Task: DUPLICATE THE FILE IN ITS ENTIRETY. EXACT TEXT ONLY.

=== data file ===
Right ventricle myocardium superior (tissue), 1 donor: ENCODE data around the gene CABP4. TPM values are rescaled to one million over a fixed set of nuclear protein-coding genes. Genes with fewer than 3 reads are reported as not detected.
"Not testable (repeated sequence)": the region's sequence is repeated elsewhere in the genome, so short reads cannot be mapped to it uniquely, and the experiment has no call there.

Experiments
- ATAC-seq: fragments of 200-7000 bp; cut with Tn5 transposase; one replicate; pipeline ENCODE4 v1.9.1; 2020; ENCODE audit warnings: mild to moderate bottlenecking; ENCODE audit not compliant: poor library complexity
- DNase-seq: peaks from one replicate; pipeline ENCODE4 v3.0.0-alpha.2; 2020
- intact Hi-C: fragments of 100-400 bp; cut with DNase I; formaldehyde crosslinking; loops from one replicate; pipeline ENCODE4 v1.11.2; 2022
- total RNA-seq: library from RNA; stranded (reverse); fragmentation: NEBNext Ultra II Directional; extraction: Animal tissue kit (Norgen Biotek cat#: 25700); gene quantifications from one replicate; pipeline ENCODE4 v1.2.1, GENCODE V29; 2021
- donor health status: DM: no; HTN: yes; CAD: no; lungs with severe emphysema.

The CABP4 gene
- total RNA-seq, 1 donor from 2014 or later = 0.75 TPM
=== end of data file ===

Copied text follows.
Right ventricle myocardium superior (tissue), 1 donor: ENCODE data around the gene CABP4. TPM values are rescaled to one million over a fixed set of nuclear protein-coding genes. Genes with fewer than 3 reads are reported as not detected.
"Not testable (repeated sequence)": the region's sequence is repeated elsewhere in the genome, so short reads cannot be mapped to it uniquely, and the experiment has no call there.

Experiments
- ATAC-seq: fragments of 200-7000 bp; cut with Tn5 transposase; one replicate; pipeline ENCODE4 v1.9.1; 2020; ENCODE audit warnings: mild to moderate bottlenecking; ENCODE audit not compliant: poor library complexity
- DNase-seq: peaks from one replicate; pipeline ENCODE4 v3.0.0-alpha.2; 2020
- intact Hi-C: fragments of 100-400 bp; cut with DNase I; formaldehyde crosslinking; loops from one replicate; pipeline ENCODE4 v1.11.2; 2022
- total RNA-seq: library from RNA; stranded (reverse); fragmentation: NEBNext Ultra II Directional; extraction: Animal tissue kit (Norgen Biotek cat#: 25700); gene quantifications from one replicate; pipeline ENCODE4 v1.2.1, GENCODE V29; 2021
- donor health status: DM: no; HTN: yes; CAD: no; lungs with severe emphysema.

The CABP4 gene
- total RNA-seq, 1 donor from 2014 or later = 0.75 TPM